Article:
Ukraine is today one of the most militarized states in the world. NATO has grown stronger in members, resources and political influence. The global war economy, the large arms manufacturers and certain “clusters” are “in the clouds”. Even the inflation caused by the war and the partial breakdown of logistics chains, which already came from the pandemic, brought more wealth to certain business groups and, in general, to the very rich. The right-wing and autocratic regimes or “electoral autocracies like Hungary have also strengthened.

The European Union did not split and, in essence, significantly increased its military budget. Its historical alliance with the United States, to its great advantage, has become closer. For the so-called West, the war on Ukrainian soil became an opportunity to undermine or even contribute to the overthrow of the Putinist regime. The Russian economy is increasingly suffering from sanctions of all kinds and the loss of customers for its exports, especially oil & gas. It had to give huge discounts to ensure customers moved towards Asia (Turkey, China, India).

Many said that the economy of Western Europe, particularly Germany, would suffer terribly with the partial or total cutoff of Russian energy supplies and the collapse of Russian-German gas pipelines. This did not happen and we are witnessing a formidable change in the energy matrix in Europe. And moderate GDP growth since 2020, despite the war and the pandemic and inflation that insists on not falling to the 2% target.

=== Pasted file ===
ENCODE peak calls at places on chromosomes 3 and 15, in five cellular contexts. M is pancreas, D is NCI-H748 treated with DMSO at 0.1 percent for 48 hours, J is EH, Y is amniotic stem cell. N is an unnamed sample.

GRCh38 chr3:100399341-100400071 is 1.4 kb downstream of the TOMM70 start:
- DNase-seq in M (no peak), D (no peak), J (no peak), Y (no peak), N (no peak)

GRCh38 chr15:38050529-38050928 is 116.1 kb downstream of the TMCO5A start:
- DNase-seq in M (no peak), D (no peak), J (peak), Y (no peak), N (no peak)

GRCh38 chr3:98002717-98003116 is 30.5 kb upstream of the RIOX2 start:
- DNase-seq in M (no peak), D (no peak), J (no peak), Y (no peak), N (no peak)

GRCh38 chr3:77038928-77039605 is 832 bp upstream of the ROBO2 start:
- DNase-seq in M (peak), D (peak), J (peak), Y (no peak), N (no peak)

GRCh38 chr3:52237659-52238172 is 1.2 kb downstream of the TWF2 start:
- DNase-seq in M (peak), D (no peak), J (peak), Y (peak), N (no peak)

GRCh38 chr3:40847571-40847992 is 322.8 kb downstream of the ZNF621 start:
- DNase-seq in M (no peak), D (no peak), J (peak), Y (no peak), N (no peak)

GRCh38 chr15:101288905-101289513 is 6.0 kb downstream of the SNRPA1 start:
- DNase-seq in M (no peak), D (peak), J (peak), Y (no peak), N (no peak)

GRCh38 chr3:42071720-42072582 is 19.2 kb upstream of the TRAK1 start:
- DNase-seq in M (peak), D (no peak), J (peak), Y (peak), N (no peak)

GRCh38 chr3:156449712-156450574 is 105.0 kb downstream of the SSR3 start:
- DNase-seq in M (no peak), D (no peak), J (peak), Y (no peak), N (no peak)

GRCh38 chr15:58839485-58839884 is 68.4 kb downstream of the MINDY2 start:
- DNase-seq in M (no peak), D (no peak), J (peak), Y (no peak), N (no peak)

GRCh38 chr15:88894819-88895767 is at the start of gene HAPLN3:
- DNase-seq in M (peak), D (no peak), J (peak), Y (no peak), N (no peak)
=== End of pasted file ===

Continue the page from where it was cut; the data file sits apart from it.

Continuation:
The possible conclusion, albeit with doubts, is that Russia will hardly be a major pole of this new and warlike multipolar world. It is true that the Russian Federation is a nuclear power and has made threats to use tactical nuclear weapons. But how to be a first-team hub, alongside China, the United States and the European Union, while being a constant threat to its neighbors? Having an economy that is vastly inferior to these three would-be peers, being very dependent on the export of oil & gas, and behind in the knowledge economy? And having to spend a lot on the military budget? Not to mention the wear and tear on various levels that has already caused, is causing and will continue to cause this war that is expected to be prolonged with Ukraine.

If Vladimir Putin and many people consider that Ukraine is a mere extension of Russia, politically dominated by Nazis and waging a proxy war for the West, especially the United States of America, it is also true that the destructive action of the armed forces Russians, the violation of human rights, the suffering, deaths and material destruction of a poor country consolidated an anti-Russian nationalism that will long linger in the hearts of the majority of the 42 million Ukrainians, many of whom are refugees in Europe. If there was no national feeling, or it was weak, the enormous resilience of Ukrainians proves otherwise. The weapons are Western, but those who use them and die, apart from so many innocent civilians, are Ukrainian soldiers. We'll see until when.

One thing seems likely to me: Russia will not be a major star in this much-vaunted New World Order, still in the making.

*Carlos Henrique Vianna is an engineer. He was director of Casa do Brasil in Lisbon. He is the author, among other books, of A question of justice.